Thanks again for tuning in, and while it’s short of an obsession, I’m still thinking about Color Me Obsessed. It has plenty of moments for Mat-fanatics and, with a more judicious edit, might have had the capacity to convert a few more nonbelievers. (The bespectacled guy on the couch (80-85 min.) who spoke with his hands: whoa.) Still, there’s nothing else like it, and the origin myth (truth?) was quite good. The Stinsons and Mars bang out a joyful noise in the former’s basement, and Paul-the-janitor eavesdrops, endears himself to the band, and chaos and beauty and pain and joy soon follow. It’s stories like this one and that of The Minutemen (We Jam Econo is awesome–check NetFlix streaming, too) that should inspire someone to recast the theory of intelligent design around the history of rocknroll. Could it really all be happenstance?
Obsessed provides a capable back-drop of music history, indicating which LPs, in terms of sales figures, served as the benchmarks during that era — Thriller and Slippery When Wet, among them. As you may know, Replacements ouevre includes seven albums, The Shit Hits the Fans (a limited edition concert cassette), and the Stink EP, whose first pressings included LP jackets were decorated with hand-carved potato stamps. DIY, indeed. As I noted in the previous post about which efforts still rate: Sorry Ma … has a smattering of fine moments, and Let It Be and after represents a remarkable run by a remarkable band. In those seven years (The Mick-Jones Clash lasted that long), they released four brilliant albums and another with brilliant moments, including their one “hit” single, “I’ll Be You.” This video opens with Westerberg talking about “the goop” poured into the mix of Don’t Tell a Soul, which proved much too slick for Mats-fanatics, then and now, as many interview subjects attested to. (Just for Mats’ fanatics: a Soul press kit for $20 shipped! Only one in stock, of course.)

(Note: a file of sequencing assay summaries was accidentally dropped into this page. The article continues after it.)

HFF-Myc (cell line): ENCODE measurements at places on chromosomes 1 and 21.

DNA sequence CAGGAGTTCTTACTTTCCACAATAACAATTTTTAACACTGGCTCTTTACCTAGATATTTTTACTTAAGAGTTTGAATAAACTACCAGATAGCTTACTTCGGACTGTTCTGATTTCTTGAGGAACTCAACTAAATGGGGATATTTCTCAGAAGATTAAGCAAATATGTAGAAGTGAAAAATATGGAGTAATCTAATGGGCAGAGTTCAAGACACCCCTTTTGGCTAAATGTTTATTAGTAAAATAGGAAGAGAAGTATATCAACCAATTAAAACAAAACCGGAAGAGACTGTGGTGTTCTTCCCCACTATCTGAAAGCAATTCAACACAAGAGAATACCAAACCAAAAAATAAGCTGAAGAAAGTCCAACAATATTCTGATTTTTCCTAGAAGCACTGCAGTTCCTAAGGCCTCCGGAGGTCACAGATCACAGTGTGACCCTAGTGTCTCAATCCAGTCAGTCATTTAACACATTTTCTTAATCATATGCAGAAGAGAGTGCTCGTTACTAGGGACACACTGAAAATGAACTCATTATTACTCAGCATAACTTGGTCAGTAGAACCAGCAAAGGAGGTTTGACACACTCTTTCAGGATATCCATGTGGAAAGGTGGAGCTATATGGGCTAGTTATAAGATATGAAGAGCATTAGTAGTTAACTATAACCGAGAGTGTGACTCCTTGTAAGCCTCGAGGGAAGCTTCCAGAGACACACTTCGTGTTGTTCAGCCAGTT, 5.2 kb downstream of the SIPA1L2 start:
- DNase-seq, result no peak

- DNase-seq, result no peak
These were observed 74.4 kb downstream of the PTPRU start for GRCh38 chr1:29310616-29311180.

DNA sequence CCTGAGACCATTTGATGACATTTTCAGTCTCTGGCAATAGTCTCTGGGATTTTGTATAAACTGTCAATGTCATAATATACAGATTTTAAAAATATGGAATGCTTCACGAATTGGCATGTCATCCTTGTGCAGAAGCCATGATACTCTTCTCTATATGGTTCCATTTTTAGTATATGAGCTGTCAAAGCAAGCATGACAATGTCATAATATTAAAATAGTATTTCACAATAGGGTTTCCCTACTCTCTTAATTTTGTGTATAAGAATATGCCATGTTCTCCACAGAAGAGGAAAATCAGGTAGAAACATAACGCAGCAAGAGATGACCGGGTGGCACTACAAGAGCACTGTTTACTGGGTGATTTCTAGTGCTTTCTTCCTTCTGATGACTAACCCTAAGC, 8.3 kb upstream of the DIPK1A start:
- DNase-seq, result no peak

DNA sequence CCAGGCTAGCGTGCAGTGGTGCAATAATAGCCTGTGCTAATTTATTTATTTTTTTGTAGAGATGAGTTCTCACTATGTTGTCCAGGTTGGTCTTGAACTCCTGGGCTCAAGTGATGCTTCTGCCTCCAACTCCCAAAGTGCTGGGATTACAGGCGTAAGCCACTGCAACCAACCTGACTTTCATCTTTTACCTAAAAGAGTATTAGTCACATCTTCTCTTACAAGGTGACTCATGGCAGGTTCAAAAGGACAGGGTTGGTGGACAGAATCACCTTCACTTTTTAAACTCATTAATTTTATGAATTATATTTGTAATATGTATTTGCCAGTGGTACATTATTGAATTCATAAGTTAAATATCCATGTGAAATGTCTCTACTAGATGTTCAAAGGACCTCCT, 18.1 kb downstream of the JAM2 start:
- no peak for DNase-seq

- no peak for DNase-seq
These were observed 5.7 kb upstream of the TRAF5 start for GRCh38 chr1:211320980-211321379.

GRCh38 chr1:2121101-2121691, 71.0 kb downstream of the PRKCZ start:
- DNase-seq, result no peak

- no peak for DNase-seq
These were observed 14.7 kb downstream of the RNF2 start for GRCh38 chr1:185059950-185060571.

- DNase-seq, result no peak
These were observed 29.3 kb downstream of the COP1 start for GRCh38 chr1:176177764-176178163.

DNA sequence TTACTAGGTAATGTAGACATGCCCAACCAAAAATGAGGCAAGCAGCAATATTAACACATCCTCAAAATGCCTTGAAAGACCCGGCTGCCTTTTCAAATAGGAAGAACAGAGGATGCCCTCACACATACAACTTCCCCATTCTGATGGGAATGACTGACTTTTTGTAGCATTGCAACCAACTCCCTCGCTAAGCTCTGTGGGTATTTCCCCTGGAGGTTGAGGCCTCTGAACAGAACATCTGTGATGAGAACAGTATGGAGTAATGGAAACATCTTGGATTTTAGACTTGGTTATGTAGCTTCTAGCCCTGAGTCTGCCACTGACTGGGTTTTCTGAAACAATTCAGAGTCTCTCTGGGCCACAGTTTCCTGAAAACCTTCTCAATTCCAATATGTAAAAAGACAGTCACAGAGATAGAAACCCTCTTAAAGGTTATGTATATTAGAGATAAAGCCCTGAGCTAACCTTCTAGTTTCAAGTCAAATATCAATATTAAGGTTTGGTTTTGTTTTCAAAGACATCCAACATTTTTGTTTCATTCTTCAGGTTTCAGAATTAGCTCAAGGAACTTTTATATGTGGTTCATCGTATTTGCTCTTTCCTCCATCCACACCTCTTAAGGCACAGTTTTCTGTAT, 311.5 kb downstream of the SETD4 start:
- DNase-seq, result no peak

One of the finest moments in Obsessed is the camera time of Matt Wallace, who produced Don’t Tell a Soul (1989), their penultimate LP, and his explanation of what happened to that album. Sire/Warner provided the tapes produced by Wallace and the Mats to Chris Lord-Alge, whose Midas touch had graced LPs by Chaka Khan, Tina Turner, Carly Simon and Springsteen’s slickest tracks from Born in the USA (“Dancing,” “Cover Me,” and the title track). The key treatment employed here is called “chorusing,” in which a given track–e.g., Westerberg’s slighty-out-of-tune guitar–is duplicated, pitched slightly up, down, or both, and multi-tracked to produce that “shimmering sound” that is scarce to non-existent on the early LPs. The self-identified authentic Mats’ fans decry this development on film, and some indicate proudly how they opted out after Tim (hardly a sell-out album). I wager the directors sniffed out such (largely-white-male) nonsense in advance, and luckily found fans able to praise Soul, including a woman who testifies that if the shimmering sound got The Mats on the radio (verdict: yes), it was an ultimately good thing.
Westerberg knew all-too-well the politics of the authenticity police, and spoke eloquently circa 1988 about the risks of refusing to grow dynamically: you ran the risk of becoming a self-parody. Now Westerberg didn’t name names–and it pains me to write this, for I still love them dearly (okay maybe Johnny less so)–but I can’t help but wonder if he had The Ramones in mind. (Between 1982 and 1987, I have reason to believe The Ramones played the same set list hundreds of times.)
The finest bit in the film comes at the 85th minute, when Elaine Pan, “fan,” who looks to be in her early 30s, nearly goes to tears recalling the impact of the songs on her adolescence. The memories, still raw, arrest the words, but they pour forth haltingly in her testimony on the lessons in the gospel according to Paul: “It’s okay to not be perfect, it’s okay to be the loser, and it’s okay just to be yourself.” It’s a rich, chilling moment, and anyone still harboring resentment against Paul, Tommy, and Chris for carrying on without Bob in “Bob’s band” will be hard-pressed not to let it go, forever, once they see this clip.
So check out Color Me Obsessed, or get a copy for your Mats-devoted comrades.